From the time my kids were babies, they were introduced to a varied array of foods, and were marveled at by ogling patrons when my toddlers devoured adult size portions of all foods, including Mexican, Indian, and Asian, loving foods from black beans to dishes such as Tikka Masala. We have shopped, cooked, explored varied restaurants and even participated in some cooking demos/lessons.
In elementary school, for instance, one of my older son's friends had his birthday party at Charlie Browns. Afterwards, the parent's walked our son to the door touting, "We had a great time. Most of the kids had chicken nuggets, while your son ordered filet mignon." Then my son proudly added, "Plus, I ordered key lime pie for dessert." Of course, my husband and I thought it was funny, but I was slightly embarrassed and offered to pay the parents for his dinner. They graciously refused.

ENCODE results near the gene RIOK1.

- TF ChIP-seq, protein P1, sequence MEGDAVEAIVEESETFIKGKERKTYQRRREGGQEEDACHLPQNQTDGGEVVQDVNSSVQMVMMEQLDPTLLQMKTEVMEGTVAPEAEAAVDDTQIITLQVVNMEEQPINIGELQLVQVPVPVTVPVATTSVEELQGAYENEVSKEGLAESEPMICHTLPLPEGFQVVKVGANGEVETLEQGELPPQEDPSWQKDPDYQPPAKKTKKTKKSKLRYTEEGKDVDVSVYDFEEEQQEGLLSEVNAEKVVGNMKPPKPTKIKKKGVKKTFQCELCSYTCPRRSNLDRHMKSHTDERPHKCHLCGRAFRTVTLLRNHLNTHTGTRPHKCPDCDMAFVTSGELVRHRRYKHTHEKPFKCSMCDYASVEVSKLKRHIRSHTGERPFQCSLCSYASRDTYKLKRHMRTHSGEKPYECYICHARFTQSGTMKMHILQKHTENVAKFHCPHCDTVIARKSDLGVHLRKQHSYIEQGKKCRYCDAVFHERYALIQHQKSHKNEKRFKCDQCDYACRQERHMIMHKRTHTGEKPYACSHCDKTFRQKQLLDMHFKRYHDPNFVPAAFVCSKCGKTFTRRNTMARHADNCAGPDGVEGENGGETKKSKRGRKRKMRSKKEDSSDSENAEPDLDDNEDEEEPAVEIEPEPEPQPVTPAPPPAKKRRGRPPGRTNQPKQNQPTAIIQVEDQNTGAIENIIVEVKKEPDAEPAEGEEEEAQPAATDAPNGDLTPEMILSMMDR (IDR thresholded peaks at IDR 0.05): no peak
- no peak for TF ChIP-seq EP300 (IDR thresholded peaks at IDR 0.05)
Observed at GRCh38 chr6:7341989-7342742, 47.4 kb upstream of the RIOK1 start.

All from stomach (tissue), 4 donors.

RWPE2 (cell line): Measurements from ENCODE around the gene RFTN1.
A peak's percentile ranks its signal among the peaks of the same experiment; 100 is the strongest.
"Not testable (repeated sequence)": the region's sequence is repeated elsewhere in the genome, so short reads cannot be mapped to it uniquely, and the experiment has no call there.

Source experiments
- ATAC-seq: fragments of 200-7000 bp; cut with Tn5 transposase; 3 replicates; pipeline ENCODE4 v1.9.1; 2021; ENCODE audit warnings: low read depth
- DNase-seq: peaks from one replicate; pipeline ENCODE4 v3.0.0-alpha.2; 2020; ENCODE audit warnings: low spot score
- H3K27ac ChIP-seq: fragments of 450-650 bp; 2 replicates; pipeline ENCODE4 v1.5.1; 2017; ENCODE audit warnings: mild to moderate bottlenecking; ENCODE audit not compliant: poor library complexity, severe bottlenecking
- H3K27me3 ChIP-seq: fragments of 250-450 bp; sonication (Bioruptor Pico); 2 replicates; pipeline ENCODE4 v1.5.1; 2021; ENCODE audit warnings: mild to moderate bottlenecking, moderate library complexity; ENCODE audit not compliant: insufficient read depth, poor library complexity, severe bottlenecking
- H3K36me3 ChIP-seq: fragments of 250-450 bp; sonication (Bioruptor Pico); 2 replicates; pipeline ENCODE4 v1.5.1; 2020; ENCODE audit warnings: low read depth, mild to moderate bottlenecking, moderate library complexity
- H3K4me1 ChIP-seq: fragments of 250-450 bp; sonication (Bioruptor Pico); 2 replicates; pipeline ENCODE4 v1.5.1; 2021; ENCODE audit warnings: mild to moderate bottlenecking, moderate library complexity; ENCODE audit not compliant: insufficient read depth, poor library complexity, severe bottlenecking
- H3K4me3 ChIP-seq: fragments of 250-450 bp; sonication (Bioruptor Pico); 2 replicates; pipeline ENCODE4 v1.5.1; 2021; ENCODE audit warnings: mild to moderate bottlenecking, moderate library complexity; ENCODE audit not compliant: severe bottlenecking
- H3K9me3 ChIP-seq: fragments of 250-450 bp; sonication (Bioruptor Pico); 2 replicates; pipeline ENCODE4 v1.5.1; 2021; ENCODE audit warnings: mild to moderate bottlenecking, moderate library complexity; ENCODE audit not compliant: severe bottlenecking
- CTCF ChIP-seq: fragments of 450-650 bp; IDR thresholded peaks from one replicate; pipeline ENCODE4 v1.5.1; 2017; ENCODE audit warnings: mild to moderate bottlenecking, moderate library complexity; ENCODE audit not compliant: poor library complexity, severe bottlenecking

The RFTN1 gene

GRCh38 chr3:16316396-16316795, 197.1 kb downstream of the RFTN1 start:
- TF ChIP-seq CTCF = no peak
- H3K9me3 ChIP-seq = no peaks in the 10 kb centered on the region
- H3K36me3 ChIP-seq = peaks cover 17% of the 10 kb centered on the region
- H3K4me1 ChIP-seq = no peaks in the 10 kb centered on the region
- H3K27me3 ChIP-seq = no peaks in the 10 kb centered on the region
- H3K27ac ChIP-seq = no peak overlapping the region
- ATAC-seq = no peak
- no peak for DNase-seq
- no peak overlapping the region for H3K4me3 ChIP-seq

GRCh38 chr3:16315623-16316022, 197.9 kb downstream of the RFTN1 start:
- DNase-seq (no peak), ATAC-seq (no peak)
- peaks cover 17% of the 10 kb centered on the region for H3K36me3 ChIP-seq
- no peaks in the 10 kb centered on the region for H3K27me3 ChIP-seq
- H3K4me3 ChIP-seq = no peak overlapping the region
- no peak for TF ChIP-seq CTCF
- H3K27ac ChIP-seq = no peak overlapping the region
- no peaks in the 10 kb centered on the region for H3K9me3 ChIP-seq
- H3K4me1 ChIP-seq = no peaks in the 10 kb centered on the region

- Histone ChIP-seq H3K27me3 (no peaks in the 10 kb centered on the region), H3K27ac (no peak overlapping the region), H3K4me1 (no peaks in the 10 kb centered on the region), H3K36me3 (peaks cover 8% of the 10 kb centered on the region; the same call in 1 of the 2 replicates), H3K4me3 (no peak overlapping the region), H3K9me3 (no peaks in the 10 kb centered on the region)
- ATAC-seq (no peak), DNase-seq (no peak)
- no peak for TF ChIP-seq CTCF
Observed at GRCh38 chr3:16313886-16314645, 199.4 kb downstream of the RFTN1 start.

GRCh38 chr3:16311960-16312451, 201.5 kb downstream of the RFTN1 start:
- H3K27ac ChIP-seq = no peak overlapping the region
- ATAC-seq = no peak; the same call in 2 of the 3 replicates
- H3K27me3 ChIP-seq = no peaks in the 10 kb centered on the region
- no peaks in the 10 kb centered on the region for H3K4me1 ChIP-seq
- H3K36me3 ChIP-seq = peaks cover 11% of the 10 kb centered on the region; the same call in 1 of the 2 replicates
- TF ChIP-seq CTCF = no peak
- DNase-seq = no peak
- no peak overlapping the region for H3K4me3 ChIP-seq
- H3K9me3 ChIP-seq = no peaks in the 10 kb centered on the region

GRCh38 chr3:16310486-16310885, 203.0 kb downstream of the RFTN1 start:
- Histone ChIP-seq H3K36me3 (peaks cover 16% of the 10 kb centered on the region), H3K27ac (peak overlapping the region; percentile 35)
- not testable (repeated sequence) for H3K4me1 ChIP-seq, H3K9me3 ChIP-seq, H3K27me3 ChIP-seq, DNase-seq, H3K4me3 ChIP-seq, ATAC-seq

Since then, our eldest son's passion for food has expanded as he often dabbles in the kitchen, explores new recipes and unique restaurants, as well as educates himself about nutritional foods to support his sports activities and healthy lifestyle He has food outings with his friends who he often invites over to proudly showcase some of his favorite meals/desserts, which I cook for him.
This past summer, he shared some of his own culinary skills with friends. They cooked at both our home and at theirs where the parents were thrilled to be served what they rated a "4 star meal."
As the summer continued, so did the tug for power war as the college departure came closer. I loosened my grip while still holding my ground on certain issues, including adherence to a few nonnegotiable rules. I found it quite ironic this so called quest for "independence" mainly applied to our son scheduling his social outings; occasionally, he even offered to pay for his fun with the money he earned at his job, a position we are very proud of him for working hard at and for being praised by employers and patrons alike.